Do you crave for a huge burger with loads of fries when you’re upset, or is it the large bucket of ice cream that you reach out too when you are feeling low?
A new study by James Cook University research team led by Professors Zoltan Sarnyai and Robyn McDermott examined at the link between depression and diets on a Torres Strait island where fast food was available and one on another isolated island which had no fast food outlets.
Dr Maximus Berger, the lead author of the study, said the team interviewed about 100 people on both islands.“We asked them about their diet, screened them for their levels of depression and took blood samples.
As you’d expect, people on the more isolated island with no fast food outlets reported significantly higher seafood consumption and lower take-away food consumption compared with people on the other island,” he said.
The researchers identified nineteen people as having moderate to severe depressive symptoms. Out of which sixteen were from the island where fast food is readily available, but only three from the other island.
“People with major depressive symptoms were both younger and had higher take-away food consumption,” said Dr Berger.
The researchers analysed the blood samples in collaboration with researchers at the University of Adelaide and found differences between the levels of two fatty acids in people who lived on the respective islands.
He said it was important to remember that contemporary Western diets have an abundance of the depression-linked fatty acid (n-6 PUFA) and a relative lack of the depression-fighting fatty acid (n-3 LCPUFA).
Professor Sarnyai says, “Depression is complex, it’s also linked to social and environmental factors so there will be no silver bullet cure, but our data suggest that a diet that is rich in n-3 LCPUFA as provided by seafood and low in n-6 PUFA as found in many take-away foods may be beneficial,” he said.
Professor Sarnyai said with the currently available data it was premature to conclude that diet can have a lasting impact on depression risk but called for more effort to be put into providing access to healthy food in rural and remote communities.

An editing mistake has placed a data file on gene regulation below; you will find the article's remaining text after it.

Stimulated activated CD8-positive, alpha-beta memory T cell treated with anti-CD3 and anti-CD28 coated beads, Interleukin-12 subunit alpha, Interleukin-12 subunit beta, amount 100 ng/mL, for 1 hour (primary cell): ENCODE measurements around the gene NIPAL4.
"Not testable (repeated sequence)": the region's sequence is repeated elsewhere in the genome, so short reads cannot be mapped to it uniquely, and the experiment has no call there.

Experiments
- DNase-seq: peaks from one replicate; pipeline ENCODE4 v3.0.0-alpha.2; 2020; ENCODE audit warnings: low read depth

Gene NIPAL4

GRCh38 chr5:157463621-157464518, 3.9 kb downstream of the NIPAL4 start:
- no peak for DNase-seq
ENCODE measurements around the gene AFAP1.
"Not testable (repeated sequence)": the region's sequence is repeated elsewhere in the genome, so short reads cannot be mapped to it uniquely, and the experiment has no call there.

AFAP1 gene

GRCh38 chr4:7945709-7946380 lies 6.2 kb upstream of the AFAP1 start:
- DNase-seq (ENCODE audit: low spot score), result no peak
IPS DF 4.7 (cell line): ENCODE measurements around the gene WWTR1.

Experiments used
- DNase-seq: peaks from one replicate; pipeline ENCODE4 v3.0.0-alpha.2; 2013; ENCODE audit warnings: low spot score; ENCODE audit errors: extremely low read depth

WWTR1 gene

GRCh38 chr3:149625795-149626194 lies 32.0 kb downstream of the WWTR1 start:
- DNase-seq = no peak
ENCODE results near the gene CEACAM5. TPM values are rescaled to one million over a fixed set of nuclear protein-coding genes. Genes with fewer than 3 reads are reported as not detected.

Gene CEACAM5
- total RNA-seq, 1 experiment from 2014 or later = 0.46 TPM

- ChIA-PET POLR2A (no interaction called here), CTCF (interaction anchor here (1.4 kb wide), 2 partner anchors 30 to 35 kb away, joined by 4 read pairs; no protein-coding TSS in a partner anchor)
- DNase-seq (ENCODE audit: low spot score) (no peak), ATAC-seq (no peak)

Here is what Pune’s nutritionists and informed citizens had to say on the findings of this interesting study:
Arpita Kaur, Nutritionist shares, “Junk food has a high amount of carbohydrate and cooked with lots of dairy products which helps you put on weight and makes you lazy.”
Our body needs essential nutrients for the brain to function well and junk food doesn’t meet your requirements. Such nutrient deficiency can lead to mental and behavioural disorders.
Kaur further adds, “Another research also shows that nutrients play an essential role in preventing depression.
Nutrients like omega-3 fatty acids, vitamin C, vitamin E, iron, magnesium are known as preventive nutrients for depression. That’s why a person going through any mental illness is always told to follow a healthy rich diet.”
As the saying goes, ‘Good Food-Good Mood- a balanced diet is very important for a good mood. And it is always good to avoid unhealthy diets for multiples reasons, Kaur added.
Sarangi Rane, Athlete opines, The craving for junk food is unending, and the guilt you have after having that one cheese burst pizza and chocolate cake is also unending. For obvious reasons they’re interlinked.
The study may have scientific reasons, but yes, In my opinion to I have always ended up eating a little way too much then what my body needs and have upset myself for over a long period post this.
Maybe, this is another reason why young people fall more prone to depression all over the world, especially in India. Our culture is vast and so is the variety of food, Sarangi added.
A sizzling brownie has always boosted my mood though, it is difficult to understand the link between junk food and depression, says Rishikesh Awhad, Technical writer.
#All views expressed in this article are those of the individual respondents and Pune365 does not necessarily subscribe to them.
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